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How Did Capricor Therapeutics Inc’s (NASDAQ:CAPR) 23.03% ROE Fare Against The Industry?

Blake Harford

With an ROE of 23.03%, Capricor Therapeutics Inc (NASDAQ:CAPR) outpaced its own industry which delivered a less exciting 18.07% over the past year. Superficially, this looks great since we know that CAPR has generated big profits with little equity capital; however, ROE doesn’t tell us how much CAPR has borrowed in debt. Today, we’ll take a closer look at some factors like financial leverage to see how sustainable CAPR’s ROE is. Check out our latest analysis for Capricor Therapeutics

Breaking down ROE — the mother of all ratios

Return on Equity (ROE) is a measure of Capricor Therapeutics’s profit relative to its shareholders’ equity. For example, if the company invests $1 in the form of equity, it will generate $0.23 in earnings from this. In most cases, a higher ROE is preferred; however, there are many other factors we must consider prior to making any investment decisions.

Return on Equity = Net Profit ÷ Shareholders Equity

Returns are usually compared to costs to measure the efficiency of capital. Capricor Therapeutics’s cost of equity is 10.52%. Since Capricor Therapeutics’s return covers its cost in excess of 12.51%, its use of equity capital is efficient and likely to be sustainable. Simply put, Capricor Therapeutics pays less for its capital than what it generates in return. ROE can be split up into three useful ratios: net profit margin, asset turnover, and financial leverage. This is called the Dupont Formula:

Dupont Formula

ROE = profit margin × asset turnover × financial leverage

ROE = (annual net profit ÷ sales) × (sales ÷ assets) × (assets ÷ shareholders’ equity)

ROE = annual net profit ÷ shareholders’ equity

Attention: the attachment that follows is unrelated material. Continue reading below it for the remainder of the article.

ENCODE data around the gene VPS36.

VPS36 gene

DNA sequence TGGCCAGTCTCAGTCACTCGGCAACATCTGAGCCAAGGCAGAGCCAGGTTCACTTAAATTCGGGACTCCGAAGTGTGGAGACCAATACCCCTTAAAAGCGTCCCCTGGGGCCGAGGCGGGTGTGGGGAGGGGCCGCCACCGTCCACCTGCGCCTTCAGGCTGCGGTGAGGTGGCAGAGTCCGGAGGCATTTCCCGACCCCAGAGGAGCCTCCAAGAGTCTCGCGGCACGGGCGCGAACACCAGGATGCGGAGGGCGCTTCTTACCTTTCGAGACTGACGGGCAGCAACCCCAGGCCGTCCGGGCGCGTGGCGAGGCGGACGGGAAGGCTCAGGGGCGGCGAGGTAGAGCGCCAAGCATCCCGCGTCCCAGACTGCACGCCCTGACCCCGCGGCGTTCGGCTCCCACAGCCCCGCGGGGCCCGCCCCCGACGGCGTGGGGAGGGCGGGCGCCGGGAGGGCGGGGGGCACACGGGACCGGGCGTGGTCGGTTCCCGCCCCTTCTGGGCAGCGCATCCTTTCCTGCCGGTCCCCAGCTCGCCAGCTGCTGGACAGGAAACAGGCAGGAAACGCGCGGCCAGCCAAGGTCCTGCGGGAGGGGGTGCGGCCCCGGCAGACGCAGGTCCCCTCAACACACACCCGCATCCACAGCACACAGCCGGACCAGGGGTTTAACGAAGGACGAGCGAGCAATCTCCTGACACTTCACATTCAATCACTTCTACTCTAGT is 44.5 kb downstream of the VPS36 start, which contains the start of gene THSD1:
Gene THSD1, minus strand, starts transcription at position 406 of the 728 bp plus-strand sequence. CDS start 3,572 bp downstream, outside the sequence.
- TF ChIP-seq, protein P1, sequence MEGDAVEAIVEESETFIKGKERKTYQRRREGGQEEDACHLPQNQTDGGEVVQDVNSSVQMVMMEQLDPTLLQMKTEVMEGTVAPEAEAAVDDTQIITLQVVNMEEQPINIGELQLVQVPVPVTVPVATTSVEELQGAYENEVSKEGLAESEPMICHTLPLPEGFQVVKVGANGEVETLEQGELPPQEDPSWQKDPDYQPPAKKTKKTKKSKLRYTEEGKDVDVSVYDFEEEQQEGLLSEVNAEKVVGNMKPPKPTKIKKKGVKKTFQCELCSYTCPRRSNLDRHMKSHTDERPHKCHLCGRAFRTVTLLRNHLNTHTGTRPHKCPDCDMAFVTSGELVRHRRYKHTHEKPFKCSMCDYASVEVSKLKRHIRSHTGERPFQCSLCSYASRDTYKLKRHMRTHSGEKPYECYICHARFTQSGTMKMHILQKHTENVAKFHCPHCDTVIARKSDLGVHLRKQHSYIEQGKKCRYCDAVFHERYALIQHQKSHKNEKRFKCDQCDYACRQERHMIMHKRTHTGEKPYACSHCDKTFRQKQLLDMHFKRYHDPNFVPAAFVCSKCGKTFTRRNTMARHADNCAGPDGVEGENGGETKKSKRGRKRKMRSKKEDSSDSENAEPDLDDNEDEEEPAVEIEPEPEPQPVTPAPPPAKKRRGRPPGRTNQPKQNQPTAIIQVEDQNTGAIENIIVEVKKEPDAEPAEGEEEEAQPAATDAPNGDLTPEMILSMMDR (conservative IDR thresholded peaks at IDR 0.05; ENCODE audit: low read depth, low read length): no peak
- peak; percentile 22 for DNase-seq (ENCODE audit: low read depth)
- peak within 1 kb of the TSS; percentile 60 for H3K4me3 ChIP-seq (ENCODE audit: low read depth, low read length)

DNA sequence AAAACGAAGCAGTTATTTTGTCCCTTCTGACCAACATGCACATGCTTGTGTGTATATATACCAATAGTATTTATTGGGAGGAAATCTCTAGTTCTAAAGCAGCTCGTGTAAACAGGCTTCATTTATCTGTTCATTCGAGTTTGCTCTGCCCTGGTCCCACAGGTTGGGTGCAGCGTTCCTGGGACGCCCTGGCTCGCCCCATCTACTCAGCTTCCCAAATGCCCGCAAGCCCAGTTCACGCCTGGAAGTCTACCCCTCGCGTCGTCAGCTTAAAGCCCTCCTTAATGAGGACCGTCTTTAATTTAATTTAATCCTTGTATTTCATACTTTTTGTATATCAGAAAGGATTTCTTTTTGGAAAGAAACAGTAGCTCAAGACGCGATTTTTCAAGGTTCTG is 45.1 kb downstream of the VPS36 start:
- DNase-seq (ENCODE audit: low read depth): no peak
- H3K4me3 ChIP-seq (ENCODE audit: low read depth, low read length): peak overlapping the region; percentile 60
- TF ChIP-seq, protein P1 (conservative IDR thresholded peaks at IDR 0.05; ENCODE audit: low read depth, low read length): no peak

NasdaqCM:CAPR Last Perf May 16th 18

Essentially, profit margin shows how much money the company makes after paying for all its expenses. The other component, asset turnover, illustrates how much revenue Capricor Therapeutics can make from its asset base. And finally, financial leverage is simply how much of assets are funded by equity, which exhibits how sustainable the company’s capital structure is. Since financial leverage can artificially inflate ROE, we need to look at how much debt Capricor Therapeutics currently has. Currently, Capricor Therapeutics has no debt which means its returns are driven purely by equity capital. Therefore, the level of financial leverage has no impact on ROE, and the ratio is a representative measure of the efficiency of all its capital employed firm-wide.

NasdaqCM:CAPR Historical Debt May 16th 18

Next Steps:

ROE is one of many ratios which meaningfully dissects financial statements, which illustrates the quality of a company. Capricor Therapeutics exhibits a strong ROE against its peers, as well as sufficient returns to cover its cost of equity. ROE is not likely to be inflated by excessive debt funding, giving shareholders more conviction in the sustainability of high returns. Although ROE can be a useful metric, it is only a small part of diligent research.

For Capricor Therapeutics, there are three fundamental factors you should further examine:

  1. Financial Health: Does it have a healthy balance sheet? Take a look at our free balance sheet analysis with six simple checks on key factors like leverage and risk.
  2. Future Earnings: How does Capricor Therapeutics’s growth rate compare to its peers and the wider market? Dig deeper into the analyst consensus number for the upcoming years by interacting with our free analyst growth expectation chart.
  3. Other High-Growth Alternatives : Are there other high-growth stocks you could be holding instead of Capricor Therapeutics? Explore our interactive list of stocks with large growth potential to get an idea of what else is out there you may be missing!


To help readers see pass the short term volatility of the financial market, we aim to bring you a long-term focused research analysis purely driven by fundamental data. Note that our analysis does not factor in the latest price sensitive company announcements.

The author is an independent contributor and at the time of publication had no position in the stocks mentioned.